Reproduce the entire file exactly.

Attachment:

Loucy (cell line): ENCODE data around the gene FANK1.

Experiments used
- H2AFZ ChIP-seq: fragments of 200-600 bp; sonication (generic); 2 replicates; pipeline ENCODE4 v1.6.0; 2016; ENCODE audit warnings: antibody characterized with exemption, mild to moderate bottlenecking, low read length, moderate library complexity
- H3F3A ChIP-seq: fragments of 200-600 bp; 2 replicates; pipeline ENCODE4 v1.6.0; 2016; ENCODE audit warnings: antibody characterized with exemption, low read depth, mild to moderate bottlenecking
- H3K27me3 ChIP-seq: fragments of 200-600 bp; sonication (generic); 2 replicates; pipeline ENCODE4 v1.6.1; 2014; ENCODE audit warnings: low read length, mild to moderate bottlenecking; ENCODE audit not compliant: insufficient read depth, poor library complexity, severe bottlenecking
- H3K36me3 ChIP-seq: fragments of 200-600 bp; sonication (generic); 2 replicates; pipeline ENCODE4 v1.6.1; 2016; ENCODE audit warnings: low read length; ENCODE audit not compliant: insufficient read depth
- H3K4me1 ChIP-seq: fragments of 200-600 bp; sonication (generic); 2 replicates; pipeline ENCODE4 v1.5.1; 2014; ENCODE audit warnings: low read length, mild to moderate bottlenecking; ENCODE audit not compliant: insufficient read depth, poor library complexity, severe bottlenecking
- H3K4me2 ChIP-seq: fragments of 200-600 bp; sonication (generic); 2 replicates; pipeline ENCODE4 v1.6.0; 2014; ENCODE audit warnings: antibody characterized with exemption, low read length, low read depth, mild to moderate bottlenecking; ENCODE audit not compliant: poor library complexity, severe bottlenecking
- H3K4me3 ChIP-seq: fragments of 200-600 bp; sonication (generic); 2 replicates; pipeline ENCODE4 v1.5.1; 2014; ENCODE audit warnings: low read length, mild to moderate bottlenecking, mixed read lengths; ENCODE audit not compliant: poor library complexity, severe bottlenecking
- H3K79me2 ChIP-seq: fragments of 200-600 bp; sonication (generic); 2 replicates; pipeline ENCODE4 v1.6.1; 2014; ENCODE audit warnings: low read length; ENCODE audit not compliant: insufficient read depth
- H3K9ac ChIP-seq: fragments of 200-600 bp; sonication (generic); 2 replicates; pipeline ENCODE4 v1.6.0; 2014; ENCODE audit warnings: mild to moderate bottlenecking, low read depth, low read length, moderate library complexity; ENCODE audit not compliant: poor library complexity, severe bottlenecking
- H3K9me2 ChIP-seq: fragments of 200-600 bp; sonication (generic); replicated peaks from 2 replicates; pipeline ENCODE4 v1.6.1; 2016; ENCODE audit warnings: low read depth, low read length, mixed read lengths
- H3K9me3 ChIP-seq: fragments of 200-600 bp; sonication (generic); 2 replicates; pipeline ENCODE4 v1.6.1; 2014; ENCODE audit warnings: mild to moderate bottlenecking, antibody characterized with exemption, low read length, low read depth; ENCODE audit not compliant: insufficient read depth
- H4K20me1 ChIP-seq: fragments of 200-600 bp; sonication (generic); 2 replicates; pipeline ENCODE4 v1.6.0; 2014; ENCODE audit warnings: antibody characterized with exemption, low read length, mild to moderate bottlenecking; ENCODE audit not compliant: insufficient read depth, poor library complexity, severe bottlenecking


Loucy (cell line): ENCODE data around the gene FANK1.

Experiments used
- H2AFZ ChIP-seq: fragments of 200-600 bp; sonication (generic); 2 replicates; pipeline ENCODE4 v1.6.0; 2016; ENCODE audit warnings: antibody characterized with exemption, mild to moderate bottlenecking, low read length, moderate library complexity
- H3F3A ChIP-seq: fragments of 200-600 bp; 2 replicates; pipeline ENCODE4 v1.6.0; 2016; ENCODE audit warnings: antibody characterized with exemption, low read depth, mild to moderate bottlenecking
- H3K27me3 ChIP-seq: fragments of 200-600 bp; sonication (generic); 2 replicates; pipeline ENCODE4 v1.6.1; 2014; ENCODE audit warnings: low read length, mild to moderate bottlenecking; ENCODE audit not compliant: insufficient read depth, poor library complexity, severe bottlenecking
- H3K36me3 ChIP-seq: fragments of 200-600 bp; sonication (generic); 2 replicates; pipeline ENCODE4 v1.6.1; 2016; ENCODE audit warnings: low read length; ENCODE audit not compliant: insufficient read depth
- H3K4me1 ChIP-seq: fragments of 200-600 bp; sonication (generic); 2 replicates; pipeline ENCODE4 v1.5.1; 2014; ENCODE audit warnings: low read length, mild to moderate bottlenecking; ENCODE audit not compliant: insufficient read depth, poor library complexity, severe bottlenecking
- H3K4me2 ChIP-seq: fragments of 200-600 bp; sonication (generic); 2 replicates; pipeline ENCODE4 v1.6.0; 2014; ENCODE audit warnings: antibody characterized with exemption, low read length, low read depth, mild to moderate bottlenecking; ENCODE audit not compliant: poor library complexity, severe bottlenecking
- H3K4me3 ChIP-seq: fragments of 200-600 bp; sonication (generic); 2 replicates; pipeline ENCODE4 v1.5.1; 2014; ENCODE audit warnings: low read length, mild to moderate bottlenecking, mixed read lengths; ENCODE audit not compliant: poor library complexity, severe bottlenecking
- H3K79me2 ChIP-seq: fragments of 200-600 bp; sonication (generic); 2 replicates; pipeline ENCODE4 v1.6.1; 2014; ENCODE audit warnings: low read length; ENCODE audit not compliant: insufficient read depth
- H3K9ac ChIP-seq: fragments of 200-600 bp; sonication (generic); 2 replicates; pipeline ENCODE4 v1.6.0; 2014; ENCODE audit warnings: mild to moderate bottlenecking, low read depth, low read length, moderate library complexity; ENCODE audit not compliant: poor library complexity, severe bottlenecking
- H3K9me2 ChIP-seq: fragments of 200-600 bp; sonication (generic); replicated peaks from 2 replicates; pipeline ENCODE4 v1.6.1; 2016; ENCODE audit warnings: low read depth, low read length, mixed read lengths
- H3K9me3 ChIP-seq: fragments of 200-600 bp; sonication (generic); 2 replicates; pipeline ENCODE4 v1.6.1; 2014; ENCODE audit warnings: mild to moderate bottlenecking, antibody characterized with exemption, low read length, low read depth; ENCODE audit not compliant: insufficient read depth
- H4K20me1 ChIP-seq: fragments of 200-600 bp; sonication (generic); 2 replicates; pipeline ENCODE4 v1.6.0; 2014; ENCODE audit warnings: antibody characterized with exemption, low read length, mild to moderate bottlenecking; ENCODE audit not compliant: insufficient read depth, poor library complexity, severe bottlenecking